Health & Fit 'COVID-22' Isn't a Real Thing—Even Though It's All Over Social Media Right Now. Here's What You Need to Know
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Because another one may be in our future.“We failed dismally,” says Amesh Adalja, M.D., an adjunct assistant professor at the Johns Hopkins Bloomberg School of Public Health, who has served on government panels that developed guidelines for infectious disease emergencies. At press time, the United States’ reported cumulative COVID-19 death toll neared 600,000, according to Our World in Data — roughly the population of the city of Baltimore. It currently stands at 1,807 deaths per million people, compared to just 5 deaths per million in New Zealand or 36 deaths per million in Australia.
When COVID-19 burst onto the world, there were plenty of questions about what happened to COVIDs one through 18. But most people understood that COVID-19 got its name due to the year it first appeared, aka 2019.
Now, there's a term making the rounds on Twitter that has people asking all kinds of questions again—and even low-level freaking out. It's "COVID-22," and there's been so much talk about it that it actually started trending Twitter on Monday.
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Wait, how did I miss covid 20 and 21?— AmandaS (@Aykaay668)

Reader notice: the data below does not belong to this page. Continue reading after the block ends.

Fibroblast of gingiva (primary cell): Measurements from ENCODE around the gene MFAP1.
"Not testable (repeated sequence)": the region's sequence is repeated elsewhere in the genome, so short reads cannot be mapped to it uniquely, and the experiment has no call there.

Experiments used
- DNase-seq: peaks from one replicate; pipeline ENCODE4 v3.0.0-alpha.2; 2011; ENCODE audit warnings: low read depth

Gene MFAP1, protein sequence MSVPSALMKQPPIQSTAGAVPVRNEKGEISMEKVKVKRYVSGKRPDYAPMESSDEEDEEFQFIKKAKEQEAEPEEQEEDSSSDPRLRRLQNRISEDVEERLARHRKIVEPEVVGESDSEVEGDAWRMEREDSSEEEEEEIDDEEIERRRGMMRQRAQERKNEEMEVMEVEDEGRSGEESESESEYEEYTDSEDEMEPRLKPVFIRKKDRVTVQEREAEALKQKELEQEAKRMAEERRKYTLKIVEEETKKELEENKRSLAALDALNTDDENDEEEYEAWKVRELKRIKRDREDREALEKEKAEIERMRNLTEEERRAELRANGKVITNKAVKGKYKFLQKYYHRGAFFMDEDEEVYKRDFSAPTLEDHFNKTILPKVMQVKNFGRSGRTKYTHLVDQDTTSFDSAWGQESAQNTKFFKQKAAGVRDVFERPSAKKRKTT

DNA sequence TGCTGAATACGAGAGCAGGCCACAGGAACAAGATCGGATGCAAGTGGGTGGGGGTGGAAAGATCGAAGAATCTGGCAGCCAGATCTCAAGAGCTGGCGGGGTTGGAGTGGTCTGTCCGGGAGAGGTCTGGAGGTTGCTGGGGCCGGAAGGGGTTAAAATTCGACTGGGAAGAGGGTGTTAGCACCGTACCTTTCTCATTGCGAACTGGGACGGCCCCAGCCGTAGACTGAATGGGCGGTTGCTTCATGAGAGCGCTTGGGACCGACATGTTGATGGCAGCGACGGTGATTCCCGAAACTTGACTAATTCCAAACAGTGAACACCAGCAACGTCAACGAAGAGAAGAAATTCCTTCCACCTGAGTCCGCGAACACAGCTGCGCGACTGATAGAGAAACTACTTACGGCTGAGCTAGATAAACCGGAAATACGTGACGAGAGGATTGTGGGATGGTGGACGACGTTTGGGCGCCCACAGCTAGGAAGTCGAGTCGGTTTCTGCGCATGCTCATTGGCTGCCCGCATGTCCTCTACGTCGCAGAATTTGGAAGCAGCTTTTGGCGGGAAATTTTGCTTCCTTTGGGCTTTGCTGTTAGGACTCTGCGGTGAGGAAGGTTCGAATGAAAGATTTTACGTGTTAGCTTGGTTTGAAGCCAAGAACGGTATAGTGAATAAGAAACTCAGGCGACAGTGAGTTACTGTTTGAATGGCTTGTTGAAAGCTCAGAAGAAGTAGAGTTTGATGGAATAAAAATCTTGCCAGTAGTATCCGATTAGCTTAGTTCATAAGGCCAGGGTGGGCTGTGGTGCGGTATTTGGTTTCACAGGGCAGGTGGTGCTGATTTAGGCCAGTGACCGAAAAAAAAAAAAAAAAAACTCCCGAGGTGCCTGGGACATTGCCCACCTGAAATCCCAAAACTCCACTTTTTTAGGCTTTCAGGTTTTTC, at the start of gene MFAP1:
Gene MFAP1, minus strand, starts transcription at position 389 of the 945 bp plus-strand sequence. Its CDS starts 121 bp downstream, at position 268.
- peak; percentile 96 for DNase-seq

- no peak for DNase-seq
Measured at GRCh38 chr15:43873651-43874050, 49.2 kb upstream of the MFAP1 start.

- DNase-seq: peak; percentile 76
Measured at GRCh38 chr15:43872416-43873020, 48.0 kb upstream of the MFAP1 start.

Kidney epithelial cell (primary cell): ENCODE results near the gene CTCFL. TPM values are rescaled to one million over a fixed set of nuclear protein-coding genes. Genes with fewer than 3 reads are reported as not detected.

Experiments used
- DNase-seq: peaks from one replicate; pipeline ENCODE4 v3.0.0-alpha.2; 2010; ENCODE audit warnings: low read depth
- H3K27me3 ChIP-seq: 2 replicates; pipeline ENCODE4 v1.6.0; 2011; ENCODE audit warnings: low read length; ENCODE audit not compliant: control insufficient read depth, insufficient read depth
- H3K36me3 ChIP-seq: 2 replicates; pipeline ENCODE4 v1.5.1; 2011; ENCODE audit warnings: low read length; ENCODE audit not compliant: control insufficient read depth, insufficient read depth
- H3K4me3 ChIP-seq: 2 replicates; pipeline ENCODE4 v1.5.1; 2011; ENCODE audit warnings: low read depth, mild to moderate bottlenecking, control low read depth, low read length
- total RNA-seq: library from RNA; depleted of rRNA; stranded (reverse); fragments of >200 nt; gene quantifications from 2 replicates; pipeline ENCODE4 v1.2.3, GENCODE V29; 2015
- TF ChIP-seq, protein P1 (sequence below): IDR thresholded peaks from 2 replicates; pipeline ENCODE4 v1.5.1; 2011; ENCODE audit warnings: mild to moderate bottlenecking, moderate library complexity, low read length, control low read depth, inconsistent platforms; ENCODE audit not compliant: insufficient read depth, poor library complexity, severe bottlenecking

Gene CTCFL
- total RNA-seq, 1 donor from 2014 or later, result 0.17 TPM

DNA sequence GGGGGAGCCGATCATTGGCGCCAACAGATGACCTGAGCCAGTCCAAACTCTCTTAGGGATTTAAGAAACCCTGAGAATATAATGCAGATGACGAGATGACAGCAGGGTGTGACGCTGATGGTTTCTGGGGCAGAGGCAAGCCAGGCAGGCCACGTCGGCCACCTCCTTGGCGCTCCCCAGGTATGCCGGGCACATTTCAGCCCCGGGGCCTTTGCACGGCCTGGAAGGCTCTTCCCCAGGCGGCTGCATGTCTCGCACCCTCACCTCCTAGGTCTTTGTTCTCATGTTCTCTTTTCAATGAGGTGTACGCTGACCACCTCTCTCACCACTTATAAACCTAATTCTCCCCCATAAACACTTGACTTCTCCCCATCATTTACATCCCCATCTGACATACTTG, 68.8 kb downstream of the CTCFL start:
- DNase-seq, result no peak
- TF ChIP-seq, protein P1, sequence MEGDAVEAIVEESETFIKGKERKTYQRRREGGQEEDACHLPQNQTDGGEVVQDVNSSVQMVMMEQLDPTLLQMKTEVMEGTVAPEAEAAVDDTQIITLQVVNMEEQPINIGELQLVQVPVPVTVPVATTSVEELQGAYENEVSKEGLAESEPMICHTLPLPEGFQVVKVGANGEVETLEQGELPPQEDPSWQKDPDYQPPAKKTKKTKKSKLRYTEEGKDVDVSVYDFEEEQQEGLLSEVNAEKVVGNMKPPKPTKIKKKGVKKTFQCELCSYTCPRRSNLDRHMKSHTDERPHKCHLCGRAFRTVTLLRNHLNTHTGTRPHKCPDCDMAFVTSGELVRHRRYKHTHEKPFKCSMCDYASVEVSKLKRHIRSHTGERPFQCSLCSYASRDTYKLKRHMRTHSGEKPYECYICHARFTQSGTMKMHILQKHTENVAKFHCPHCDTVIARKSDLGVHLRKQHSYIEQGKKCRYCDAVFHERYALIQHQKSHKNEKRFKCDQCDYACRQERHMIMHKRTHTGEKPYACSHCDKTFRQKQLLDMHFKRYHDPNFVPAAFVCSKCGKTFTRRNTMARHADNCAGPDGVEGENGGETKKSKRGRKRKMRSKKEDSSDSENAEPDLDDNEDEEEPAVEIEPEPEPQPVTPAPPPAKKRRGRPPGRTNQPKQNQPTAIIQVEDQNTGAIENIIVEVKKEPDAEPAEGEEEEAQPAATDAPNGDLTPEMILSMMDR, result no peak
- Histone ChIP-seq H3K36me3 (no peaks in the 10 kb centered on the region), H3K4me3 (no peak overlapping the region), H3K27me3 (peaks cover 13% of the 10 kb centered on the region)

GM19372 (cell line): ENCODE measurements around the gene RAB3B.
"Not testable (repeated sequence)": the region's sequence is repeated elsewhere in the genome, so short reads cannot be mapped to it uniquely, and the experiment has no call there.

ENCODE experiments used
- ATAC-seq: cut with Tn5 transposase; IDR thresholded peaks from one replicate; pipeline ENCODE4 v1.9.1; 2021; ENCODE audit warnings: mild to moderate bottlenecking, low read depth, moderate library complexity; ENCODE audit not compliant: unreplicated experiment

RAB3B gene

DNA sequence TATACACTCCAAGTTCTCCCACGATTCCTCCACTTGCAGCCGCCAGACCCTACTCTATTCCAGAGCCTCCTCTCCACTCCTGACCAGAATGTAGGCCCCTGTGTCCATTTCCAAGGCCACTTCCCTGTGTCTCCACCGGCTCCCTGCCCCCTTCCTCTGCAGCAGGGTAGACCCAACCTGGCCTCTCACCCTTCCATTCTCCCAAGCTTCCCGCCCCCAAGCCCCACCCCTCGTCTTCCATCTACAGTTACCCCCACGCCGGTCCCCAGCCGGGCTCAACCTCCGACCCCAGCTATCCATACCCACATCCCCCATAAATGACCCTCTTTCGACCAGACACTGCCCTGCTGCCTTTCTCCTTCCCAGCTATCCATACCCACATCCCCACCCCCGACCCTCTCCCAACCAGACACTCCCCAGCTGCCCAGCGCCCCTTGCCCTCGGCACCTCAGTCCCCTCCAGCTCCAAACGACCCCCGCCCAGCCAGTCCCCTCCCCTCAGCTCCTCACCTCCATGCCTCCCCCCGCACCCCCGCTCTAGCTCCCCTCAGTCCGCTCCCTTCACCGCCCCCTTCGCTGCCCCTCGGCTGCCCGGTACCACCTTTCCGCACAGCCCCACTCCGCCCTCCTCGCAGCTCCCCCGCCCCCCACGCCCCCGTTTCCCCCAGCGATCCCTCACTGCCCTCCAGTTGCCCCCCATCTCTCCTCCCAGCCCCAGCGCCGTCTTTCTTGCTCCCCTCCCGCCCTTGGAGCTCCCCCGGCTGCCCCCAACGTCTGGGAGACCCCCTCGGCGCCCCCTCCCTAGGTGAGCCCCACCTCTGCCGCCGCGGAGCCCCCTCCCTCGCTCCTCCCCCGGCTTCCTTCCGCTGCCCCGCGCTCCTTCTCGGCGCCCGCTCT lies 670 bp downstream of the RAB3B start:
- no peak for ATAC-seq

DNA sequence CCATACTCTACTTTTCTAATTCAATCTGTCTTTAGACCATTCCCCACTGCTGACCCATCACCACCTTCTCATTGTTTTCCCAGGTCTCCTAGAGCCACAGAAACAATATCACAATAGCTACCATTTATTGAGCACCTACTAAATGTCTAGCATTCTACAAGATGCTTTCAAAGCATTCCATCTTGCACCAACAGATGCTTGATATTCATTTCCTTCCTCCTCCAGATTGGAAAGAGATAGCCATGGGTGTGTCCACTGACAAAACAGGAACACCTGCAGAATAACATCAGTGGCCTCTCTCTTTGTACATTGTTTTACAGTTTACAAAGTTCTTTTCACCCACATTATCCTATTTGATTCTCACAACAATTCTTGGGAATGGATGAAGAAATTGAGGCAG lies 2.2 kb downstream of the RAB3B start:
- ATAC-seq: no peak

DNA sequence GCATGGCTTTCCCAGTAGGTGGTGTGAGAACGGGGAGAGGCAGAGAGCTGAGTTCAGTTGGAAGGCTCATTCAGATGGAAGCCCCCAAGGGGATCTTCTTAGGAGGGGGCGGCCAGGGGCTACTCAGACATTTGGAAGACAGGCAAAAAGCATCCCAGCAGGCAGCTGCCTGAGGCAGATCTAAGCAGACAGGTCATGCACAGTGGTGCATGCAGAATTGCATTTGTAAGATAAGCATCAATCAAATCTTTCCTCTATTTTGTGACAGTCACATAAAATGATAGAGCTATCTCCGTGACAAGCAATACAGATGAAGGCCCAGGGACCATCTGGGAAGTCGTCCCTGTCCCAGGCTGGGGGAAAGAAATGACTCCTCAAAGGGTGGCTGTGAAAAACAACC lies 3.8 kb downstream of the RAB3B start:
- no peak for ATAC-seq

Before you join social media in panicking, understand this: COVID-22 isn't really a thing. Here's what you need to know about where this term came from, and why a disease with that name is unlikely to ever exist.
Where did the Term COVID-22 come from?
It looks like it first cropped up in an article published on August 22 in the German newspaper,. That article interviewed Swiss professor and immunologist Sai Reddy, PhD, who warned that a new variant of COVID-19 could appear in 2022 that would be a "big risk" to everyone. He also referred to the Delta variant as "COVID-21."
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"The Delta variant is much more contagious," Reddy told the newspaper. "This is no longer COVID-19. I would call it COVID-21."
Reddy later used the term "COVID-22" to describe the possibility of an "inevitable" future variant. "Is the next phase of the pandemic when Beta or Gamma become more infectious or Delta develops escape mutations?" he said. "That will be the big problem for the coming year. COVID-22 could get worse than what we are witnessing now."
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Just to recap, a professor from Switzerland, who referred to the Delta variant as "COVID-21" said that there might be a more serious strain of the virus next year, which he personally dubbed "COVID-22."
How did COVID-19 get its name, again?
That leads us to how COVID-19 got its name in the first place. Virus names are based on their genetic structure, and giving them names helps with the development of diagnostic tests, vaccines, and medicines, the(WHO) explains online. The specific virus name comes from the International Committee on Taxonomy of Viruses (ICTV), while the disease each virus causes is named by the WHO.